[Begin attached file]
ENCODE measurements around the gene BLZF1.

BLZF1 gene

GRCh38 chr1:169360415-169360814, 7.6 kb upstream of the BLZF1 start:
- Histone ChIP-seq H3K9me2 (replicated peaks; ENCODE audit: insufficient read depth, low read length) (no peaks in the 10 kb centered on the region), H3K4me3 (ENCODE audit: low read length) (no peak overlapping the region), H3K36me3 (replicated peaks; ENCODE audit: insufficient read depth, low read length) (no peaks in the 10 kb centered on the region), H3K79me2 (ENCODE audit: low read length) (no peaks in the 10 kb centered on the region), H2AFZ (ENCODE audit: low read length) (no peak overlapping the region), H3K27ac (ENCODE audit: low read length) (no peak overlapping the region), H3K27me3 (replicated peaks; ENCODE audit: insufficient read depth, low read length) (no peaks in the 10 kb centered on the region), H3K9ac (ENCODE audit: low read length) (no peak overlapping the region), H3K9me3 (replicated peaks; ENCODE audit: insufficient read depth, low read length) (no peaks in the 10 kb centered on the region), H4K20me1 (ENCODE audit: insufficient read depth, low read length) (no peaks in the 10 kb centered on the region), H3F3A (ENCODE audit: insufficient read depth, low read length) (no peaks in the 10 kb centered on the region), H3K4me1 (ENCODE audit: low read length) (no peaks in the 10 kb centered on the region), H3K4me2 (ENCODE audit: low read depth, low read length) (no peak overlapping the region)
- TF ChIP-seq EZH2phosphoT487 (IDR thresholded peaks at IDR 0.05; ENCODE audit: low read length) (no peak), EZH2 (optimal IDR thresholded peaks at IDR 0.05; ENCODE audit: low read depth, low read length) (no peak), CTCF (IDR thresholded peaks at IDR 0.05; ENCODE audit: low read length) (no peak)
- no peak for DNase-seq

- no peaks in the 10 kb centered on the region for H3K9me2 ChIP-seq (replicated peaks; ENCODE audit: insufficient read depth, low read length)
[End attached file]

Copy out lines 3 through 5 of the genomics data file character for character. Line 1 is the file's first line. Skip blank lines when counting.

GRCh38 chr1:169360415-169360814, 7.6 kb upstream of the BLZF1 start:
- Histone ChIP-seq H3K9me2 (replicated peaks; ENCODE audit: insufficient read depth, low read length) (no peaks in the 10 kb centered on the region), H3K4me3 (ENCODE audit: low read length) (no peak overlapping the region), H3K36me3 (replicated peaks; ENCODE audit: insufficient read depth, low read length) (no peaks in the 10 kb centered on the region), H3K79me2 (ENCODE audit: low read length) (no peaks in the 10 kb centered on the region), H2AFZ (ENCODE audit: low read length) (no peak overlapping the region), H3K27ac (ENCODE audit: low read length) (no peak overlapping the region), H3K27me3 (replicated peaks; ENCODE audit: insufficient read depth, low read length) (no peaks in the 10 kb centered on the region), H3K9ac (ENCODE audit: low read length) (no peak overlapping the region), H3K9me3 (replicated peaks; ENCODE audit: insufficient read depth, low read length) (no peaks in the 10 kb centered on the region), H4K20me1 (ENCODE audit: insufficient read depth, low read length) (no peaks in the 10 kb centered on the region), H3F3A (ENCODE audit: insufficient read depth, low read length) (no peaks in the 10 kb centered on the region), H3K4me1 (ENCODE audit: low read length) (no peaks in the 10 kb centered on the region), H3K4me2 (ENCODE audit: low read depth, low read length) (no peak overlapping the region)
- TF ChIP-seq EZH2phosphoT487 (IDR thresholded peaks at IDR 0.05; ENCODE audit: low read length) (no peak), EZH2 (optimal IDR thresholded peaks at IDR 0.05; ENCODE audit: low read depth, low read length) (no peak), CTCF (IDR thresholded peaks at IDR 0.05; ENCODE audit: low read length) (no peak)